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Article
Publication date: 1 September 2004

Steven J. French, Stephen J. Kelly and Jennifer L. Harrison

Using a sample of small, regional professional service firms, this paper investigates relationships between firm performance and aspects of strategic planning. Constructs…

Abstract

Using a sample of small, regional professional service firms, this paper investigates relationships between firm performance and aspects of strategic planning. Constructs measuring vision, mission, latent abilities, competitor orientation and market orientation are identified using exploratory factor analysis and respondents categorised as non‐planners, informal planners, formal planners and sophisticated planners. Multiple performance measures were used to assess the relationship between these factors and categories and firm performance. While no significant relationship between the performance measures and factors is identified, a significant relationship between net profit and informal planning emerges. These mixed results bring into question the value of the classical strategic planning process as a means of achieving a sustainable competitive advantage in the market analysed.

Details

Journal of Management Development, vol. 23 no. 8
Type: Research Article
ISSN: 0262-1711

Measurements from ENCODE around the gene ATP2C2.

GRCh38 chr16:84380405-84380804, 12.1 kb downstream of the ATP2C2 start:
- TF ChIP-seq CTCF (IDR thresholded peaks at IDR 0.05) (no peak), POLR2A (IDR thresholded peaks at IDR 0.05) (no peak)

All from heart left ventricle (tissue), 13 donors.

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Book part
Publication date: 27 November 2017

Steven A. Dennis, Prodosh Simlai and Wm. Steven Smith

Previous studies have shown that stock returns bear a premium for downside risk versus upside potential. We develop a new risk measure which scales the traditional CAPM…

Abstract

Previous studies have shown that stock returns bear a premium for downside risk versus upside potential. We develop a new risk measure which scales the traditional CAPM beta by the ratio of the upside beta to the downside beta, thereby incorporating the effects of both upside potential and downside risk. This “modified” beta has substantial explanatory power in standard asset pricing tests, outperforming existing measures, and it is robust to various alternative modeling and estimation techniques.

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Growing Presence of Real Options in Global Financial Markets
Type: Book
ISBN: 978-1-78714-838-3

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Book part
Publication date: 1 February 2007

Dwight R. Merunka and Robert A. Peterson

Abstract